FOR QUEEN UPON
THE DEATH OF EDWARD VI.
Even more than the Boleyn family, the Seymours
became very well connected at the court of Henry VIII.
Jane’s father, Sir
John, had served on military campaigns with
Henry and become close to the
king and made a
member of the court. Several of his family
also received court-related positions. Jane became a
queen’s attendant. After Henry VIII’s death, Jane’s ambitious
brother Edward was made Duke of Somerset and became the England’s regent
Lord Protector of England during the six-year reign of his young nephew
King Edward VI, until falling out of favor and losing his head on Tower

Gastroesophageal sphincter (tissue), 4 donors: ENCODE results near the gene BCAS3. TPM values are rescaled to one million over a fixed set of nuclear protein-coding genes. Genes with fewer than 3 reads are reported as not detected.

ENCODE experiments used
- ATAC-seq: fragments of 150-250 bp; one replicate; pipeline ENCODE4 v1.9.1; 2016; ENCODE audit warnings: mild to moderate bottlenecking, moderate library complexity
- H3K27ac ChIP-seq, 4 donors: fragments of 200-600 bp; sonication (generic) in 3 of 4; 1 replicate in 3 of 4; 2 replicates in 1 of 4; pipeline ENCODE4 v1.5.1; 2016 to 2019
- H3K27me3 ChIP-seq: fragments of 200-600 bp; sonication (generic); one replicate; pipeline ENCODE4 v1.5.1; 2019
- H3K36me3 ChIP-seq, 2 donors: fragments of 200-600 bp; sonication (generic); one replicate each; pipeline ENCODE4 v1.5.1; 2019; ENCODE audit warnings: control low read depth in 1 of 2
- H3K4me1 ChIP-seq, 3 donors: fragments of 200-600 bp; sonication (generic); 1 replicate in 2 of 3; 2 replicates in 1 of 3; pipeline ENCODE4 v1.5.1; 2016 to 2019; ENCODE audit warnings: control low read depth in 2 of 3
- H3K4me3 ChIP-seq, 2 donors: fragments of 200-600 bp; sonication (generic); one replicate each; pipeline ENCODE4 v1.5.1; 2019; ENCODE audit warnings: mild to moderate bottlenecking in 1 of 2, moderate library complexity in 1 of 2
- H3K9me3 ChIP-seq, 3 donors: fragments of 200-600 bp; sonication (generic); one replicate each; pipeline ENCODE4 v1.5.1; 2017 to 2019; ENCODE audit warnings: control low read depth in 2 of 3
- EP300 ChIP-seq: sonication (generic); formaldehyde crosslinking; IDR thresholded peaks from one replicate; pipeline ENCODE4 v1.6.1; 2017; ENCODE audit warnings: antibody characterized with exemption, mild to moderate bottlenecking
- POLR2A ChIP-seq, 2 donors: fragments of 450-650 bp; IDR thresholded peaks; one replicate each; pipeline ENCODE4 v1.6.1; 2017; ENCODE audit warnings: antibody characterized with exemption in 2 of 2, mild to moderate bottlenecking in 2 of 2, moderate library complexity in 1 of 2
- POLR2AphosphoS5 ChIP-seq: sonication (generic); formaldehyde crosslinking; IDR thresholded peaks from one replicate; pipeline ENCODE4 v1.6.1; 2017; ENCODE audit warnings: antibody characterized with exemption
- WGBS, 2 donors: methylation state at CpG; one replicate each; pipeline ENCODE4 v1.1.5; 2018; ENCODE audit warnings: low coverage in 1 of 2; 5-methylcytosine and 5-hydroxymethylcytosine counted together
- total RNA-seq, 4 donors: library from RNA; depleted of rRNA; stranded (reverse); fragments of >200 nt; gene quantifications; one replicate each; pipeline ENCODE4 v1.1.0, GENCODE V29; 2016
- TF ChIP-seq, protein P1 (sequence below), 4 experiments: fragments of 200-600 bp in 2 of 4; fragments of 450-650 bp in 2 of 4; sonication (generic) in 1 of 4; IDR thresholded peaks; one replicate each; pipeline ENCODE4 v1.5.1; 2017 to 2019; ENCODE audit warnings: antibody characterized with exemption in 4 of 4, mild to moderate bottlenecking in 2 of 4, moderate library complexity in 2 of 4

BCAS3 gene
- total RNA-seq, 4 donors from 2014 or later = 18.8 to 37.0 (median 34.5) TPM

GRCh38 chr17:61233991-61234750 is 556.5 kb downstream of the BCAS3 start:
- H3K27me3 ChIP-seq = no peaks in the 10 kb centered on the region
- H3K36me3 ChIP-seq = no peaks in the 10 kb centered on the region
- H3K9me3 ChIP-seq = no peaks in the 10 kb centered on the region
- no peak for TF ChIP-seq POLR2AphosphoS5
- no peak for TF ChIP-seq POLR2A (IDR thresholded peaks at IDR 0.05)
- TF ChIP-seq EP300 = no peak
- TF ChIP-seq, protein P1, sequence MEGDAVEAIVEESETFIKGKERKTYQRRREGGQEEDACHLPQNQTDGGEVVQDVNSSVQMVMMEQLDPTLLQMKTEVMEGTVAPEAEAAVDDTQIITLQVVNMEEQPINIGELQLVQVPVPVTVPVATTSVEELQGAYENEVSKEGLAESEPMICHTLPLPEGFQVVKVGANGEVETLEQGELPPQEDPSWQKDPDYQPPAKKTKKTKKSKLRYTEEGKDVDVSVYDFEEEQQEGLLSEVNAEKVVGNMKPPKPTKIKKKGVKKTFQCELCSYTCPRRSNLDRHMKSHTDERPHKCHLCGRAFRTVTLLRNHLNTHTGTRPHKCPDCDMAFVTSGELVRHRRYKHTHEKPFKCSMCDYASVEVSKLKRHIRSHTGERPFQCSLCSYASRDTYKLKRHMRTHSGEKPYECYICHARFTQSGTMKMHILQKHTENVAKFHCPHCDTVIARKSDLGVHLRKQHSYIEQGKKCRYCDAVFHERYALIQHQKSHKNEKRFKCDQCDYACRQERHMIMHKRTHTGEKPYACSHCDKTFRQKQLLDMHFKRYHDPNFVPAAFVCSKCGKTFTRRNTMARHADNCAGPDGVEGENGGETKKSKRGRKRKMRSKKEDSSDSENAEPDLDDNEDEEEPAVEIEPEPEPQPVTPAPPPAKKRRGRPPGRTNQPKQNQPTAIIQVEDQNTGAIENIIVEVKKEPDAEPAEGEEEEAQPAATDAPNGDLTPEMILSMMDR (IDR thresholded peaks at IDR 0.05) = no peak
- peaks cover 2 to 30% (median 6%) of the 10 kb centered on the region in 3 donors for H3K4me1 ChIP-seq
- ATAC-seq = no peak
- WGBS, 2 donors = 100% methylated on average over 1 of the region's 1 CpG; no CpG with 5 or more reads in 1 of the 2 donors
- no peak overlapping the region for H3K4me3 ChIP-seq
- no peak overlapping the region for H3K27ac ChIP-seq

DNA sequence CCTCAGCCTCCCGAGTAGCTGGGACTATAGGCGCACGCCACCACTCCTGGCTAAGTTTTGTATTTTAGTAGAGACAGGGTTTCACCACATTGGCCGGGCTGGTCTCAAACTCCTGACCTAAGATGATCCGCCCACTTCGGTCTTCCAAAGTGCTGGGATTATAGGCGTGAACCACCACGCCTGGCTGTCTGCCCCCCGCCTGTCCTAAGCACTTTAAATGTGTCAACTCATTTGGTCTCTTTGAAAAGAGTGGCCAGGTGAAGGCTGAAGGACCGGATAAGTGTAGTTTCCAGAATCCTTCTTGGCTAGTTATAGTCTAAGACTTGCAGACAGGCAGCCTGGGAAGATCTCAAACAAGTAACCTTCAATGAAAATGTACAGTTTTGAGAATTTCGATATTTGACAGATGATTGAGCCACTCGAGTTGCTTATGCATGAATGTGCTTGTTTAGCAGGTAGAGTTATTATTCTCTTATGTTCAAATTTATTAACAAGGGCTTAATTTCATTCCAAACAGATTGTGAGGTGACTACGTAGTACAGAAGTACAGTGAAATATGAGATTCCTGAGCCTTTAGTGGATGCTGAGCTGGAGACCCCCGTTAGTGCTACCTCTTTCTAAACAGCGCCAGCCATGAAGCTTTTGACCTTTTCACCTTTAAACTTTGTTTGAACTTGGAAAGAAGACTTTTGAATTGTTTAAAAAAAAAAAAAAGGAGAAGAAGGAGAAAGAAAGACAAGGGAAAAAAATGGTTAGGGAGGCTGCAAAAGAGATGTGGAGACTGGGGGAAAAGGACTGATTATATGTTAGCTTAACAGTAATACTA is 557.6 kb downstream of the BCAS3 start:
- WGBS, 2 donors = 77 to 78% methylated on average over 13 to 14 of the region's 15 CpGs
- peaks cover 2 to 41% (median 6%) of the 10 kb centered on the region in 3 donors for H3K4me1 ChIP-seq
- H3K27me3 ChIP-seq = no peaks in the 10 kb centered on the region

Hill in 1552. Another of Jane’s brothers, Thomas Seymour, married the
Henry’s sixth wife,
Katherine Parr, less than half a year after Henry
died. When Katherine Parr died (also of
complications of childbirth), Thomas Seymour
freely pursued the hand of Anne Boleyn’s
daughter Elizabeth, who was prominent (after her sister Mary) in the
line of succession for the crown. Princess Elizabeth spurned Thomas’s
proposal of marriage. Thomas became caught up in a broken plot to kidnap
King Edward VI, and was also executed at the Tower of London.
THOMAS SEYMOUR, JANE'S BROTHER, WHO MARRIED
HENRY VIII'S WIDOW KATHERINE PARR AND WOOED
HIS DAUGHTER PRINCESS ELIZABETH. THOMAS WAS
EXECUTED ON TOWER HILL AFTER BEING IMPLICATED
IN A PLOT TO KIDNAP HIS NEPHEW, KING EDWARD VI.
relationship of Jane
Seymour’s sister Elizabeth with the
royal court of Henry VIII serves to demonstrate the
luted web of the upper tier of the
nobility of Tudor England:
• Like her older sister Jane, Elizabeth
Seymour was an attendant to Queen Anne
Boleyn. The Seymour family